More Sports:

December 15, 2022

Mailbag: Should Sixers start three guards?

Kyle Neubeck answers all your 76ers questions in his weekly mailbag.

A 3-0 start to the home stand has the Sixers looking like a real basketball team again, so this week’s mailbag features questions that aren’t about firing the coach. Rejoice.

Let’s get to it. 

This is something I have had on my mind a lot lately, partially because the intrigue of the three-guard combination is something I talked about as far back as the offseason. I still believe he's one of their five best players, the question is whether that top five works together as a group.

For me, this is more of a situational decision. Certain teams with big, athletic wings and forwards are going to be a pain in the ass to guard if you're trotting out a perimeter four of Harden/Maxey/Melton/Harris. Harris has shown pretty good flexibility at his best, and Melton is your top choice for opposing guards, but you're susceptible to switch-hunting and probably in a real tough spot against the upper-echelon teams. Defending the Celtics' wings, for example, becomes a lot tougher if you don't have P.J. Tucker on the floor leaning on one of Jayson Tatum or Jaylen Brown all game. Tucker was also awesome on Giannis Antetokounmpo in Philly's win over the Bucks without Harden, and they get trickier to cover with Khris Middleton in the lineup (he missed both early-season meetings with Philly).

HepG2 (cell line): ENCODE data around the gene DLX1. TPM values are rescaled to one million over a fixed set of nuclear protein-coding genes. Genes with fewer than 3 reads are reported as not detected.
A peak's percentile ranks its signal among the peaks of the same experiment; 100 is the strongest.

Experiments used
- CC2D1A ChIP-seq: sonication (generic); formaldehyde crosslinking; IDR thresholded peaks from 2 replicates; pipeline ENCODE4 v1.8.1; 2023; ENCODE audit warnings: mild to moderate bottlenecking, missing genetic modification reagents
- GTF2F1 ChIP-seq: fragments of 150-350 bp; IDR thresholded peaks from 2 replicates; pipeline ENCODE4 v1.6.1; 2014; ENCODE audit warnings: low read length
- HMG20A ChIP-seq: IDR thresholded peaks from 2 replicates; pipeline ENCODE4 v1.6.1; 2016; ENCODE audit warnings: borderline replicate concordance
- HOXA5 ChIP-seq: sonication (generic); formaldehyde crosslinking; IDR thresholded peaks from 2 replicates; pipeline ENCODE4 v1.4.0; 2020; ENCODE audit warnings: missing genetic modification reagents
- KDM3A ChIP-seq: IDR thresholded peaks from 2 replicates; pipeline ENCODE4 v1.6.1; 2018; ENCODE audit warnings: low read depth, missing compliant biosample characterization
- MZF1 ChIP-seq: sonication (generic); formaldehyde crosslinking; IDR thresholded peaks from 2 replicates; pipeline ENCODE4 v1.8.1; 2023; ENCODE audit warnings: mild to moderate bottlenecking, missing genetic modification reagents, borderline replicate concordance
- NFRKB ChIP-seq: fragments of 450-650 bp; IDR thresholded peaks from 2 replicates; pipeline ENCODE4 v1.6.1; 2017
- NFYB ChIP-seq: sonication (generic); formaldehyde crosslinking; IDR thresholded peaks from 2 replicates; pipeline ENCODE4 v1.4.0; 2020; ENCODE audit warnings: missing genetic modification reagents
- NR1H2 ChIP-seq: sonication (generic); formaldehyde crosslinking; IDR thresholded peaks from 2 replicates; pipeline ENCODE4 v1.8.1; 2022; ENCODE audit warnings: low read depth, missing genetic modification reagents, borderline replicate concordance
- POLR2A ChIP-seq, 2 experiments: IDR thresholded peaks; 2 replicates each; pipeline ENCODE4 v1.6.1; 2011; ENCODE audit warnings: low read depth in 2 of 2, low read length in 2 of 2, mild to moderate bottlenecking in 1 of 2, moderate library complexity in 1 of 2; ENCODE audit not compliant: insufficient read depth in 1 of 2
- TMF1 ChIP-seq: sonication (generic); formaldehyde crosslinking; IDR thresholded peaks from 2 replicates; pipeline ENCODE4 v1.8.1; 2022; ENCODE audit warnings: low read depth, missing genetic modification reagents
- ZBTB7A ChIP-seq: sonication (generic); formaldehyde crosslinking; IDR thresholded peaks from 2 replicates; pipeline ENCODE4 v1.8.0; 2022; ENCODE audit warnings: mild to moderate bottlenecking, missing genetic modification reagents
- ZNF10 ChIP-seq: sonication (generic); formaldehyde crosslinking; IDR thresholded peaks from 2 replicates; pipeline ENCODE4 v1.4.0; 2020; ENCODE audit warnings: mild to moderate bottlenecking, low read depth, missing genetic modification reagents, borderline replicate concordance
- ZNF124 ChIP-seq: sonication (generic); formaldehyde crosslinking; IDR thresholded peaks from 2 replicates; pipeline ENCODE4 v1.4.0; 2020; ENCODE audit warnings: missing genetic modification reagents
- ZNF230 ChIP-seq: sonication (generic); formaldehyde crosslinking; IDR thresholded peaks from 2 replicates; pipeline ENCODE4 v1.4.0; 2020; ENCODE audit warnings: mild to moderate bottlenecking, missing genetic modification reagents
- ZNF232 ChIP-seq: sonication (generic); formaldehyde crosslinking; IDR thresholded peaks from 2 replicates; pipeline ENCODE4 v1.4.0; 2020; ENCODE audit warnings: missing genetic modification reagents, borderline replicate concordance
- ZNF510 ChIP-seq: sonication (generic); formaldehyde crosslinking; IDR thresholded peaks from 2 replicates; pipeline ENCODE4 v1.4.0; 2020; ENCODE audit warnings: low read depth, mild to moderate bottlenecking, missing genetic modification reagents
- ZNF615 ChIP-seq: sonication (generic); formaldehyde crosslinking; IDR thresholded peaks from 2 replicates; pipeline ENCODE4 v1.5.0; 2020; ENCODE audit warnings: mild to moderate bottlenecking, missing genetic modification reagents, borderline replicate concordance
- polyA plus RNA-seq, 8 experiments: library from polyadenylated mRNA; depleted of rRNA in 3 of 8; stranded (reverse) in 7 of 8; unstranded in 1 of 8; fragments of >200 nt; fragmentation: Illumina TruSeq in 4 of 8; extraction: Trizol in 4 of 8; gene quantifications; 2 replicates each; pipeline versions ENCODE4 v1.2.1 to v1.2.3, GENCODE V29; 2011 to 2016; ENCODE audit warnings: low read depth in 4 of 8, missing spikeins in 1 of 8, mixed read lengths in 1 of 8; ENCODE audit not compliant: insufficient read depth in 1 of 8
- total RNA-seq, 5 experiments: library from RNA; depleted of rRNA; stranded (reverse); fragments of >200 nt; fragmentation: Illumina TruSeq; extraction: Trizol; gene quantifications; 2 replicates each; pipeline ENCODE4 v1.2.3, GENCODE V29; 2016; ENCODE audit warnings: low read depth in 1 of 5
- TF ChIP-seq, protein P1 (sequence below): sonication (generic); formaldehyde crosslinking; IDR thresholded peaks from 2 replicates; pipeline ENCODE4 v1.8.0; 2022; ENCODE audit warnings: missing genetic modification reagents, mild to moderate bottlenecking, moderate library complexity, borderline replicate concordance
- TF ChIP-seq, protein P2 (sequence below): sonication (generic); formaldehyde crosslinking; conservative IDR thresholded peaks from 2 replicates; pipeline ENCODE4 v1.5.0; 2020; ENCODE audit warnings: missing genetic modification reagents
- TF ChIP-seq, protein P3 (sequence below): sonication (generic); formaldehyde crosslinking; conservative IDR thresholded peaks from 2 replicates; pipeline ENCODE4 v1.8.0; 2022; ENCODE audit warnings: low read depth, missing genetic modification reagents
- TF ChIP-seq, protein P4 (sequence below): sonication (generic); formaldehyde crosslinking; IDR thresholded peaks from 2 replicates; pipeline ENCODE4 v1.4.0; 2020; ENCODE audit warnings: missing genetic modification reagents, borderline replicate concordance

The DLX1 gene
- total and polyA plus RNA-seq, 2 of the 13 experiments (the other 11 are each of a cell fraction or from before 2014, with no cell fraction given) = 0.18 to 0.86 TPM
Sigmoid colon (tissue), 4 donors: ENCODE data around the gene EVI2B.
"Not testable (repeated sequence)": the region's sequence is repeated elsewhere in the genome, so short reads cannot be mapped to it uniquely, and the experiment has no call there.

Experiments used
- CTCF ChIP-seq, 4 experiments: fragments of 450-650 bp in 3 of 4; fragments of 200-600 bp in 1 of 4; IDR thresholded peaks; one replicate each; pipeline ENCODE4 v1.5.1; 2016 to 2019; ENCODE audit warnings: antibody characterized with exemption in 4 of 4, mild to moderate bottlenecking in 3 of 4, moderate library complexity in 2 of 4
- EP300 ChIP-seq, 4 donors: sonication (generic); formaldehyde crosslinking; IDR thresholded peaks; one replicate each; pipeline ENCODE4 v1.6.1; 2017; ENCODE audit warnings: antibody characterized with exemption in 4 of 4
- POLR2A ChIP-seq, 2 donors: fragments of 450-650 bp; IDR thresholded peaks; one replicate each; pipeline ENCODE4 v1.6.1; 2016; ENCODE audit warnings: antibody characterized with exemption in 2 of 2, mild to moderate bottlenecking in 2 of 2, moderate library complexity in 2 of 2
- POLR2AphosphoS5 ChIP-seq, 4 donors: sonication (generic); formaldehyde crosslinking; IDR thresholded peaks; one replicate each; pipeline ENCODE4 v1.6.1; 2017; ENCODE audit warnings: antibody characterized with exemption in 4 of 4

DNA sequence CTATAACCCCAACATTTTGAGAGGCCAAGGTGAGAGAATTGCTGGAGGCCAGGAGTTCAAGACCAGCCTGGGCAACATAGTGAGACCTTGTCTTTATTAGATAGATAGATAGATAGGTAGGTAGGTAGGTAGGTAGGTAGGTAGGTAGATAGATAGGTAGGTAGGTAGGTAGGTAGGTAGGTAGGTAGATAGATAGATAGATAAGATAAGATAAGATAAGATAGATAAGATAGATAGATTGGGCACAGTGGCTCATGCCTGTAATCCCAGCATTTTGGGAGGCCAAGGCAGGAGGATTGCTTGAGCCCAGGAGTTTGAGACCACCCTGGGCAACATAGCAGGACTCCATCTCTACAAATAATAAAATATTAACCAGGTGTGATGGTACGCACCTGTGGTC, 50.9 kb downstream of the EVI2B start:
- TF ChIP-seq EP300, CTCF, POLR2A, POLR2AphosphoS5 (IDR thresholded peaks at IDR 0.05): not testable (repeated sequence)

There are two questions at the root of the move:

  1. What are you gaining from elevating Melton?
  2. Are those gains relevant to what their stars need to be at their best?

Long-term, the answer to question No. 1 is more athleticism and better on-ball playmaking, though recently you could also add better shooting. Even if you believe Tucker grades out as a more reliable shooter over the long haul, I think Melton brings more versatility to the table with his ability to hit a three off movement and the occasional pull-up jumper while the defense is scrambling. Tucker excels (at least historically) from his money spot, but in a playoff setting where you need to pull rabbits out of hats relatively often, Melton is the better bet to create and thrive in chaos. The athleticism is also hyper-relevant — Tucker's toughness and intelligence take him a long way, but Melton can make recovery plays Tucker simply can't anymore.

Do the Sixers need all those things next to the Harden/Maxey/Embiid trio, or do they need guys who are more obviously comfortable in a static, low-volume role? Melton's tendency to go off-script has some downside, too, leading to forced-up shots here and there that can turn into quick run-outs for the opponent. You can never have enough good ballhandlers, but I could make the argument Melton's secondary decision-making and ballhandling are more valuable in bench lineups with one of Harden or Maxey getting their rest. When the offense is structured around the Embiid/Harden pick-and-roll, you mostly need the other guys to space the floor properly, pass or shoot the ball quickly when it comes their way, and buy in on defense.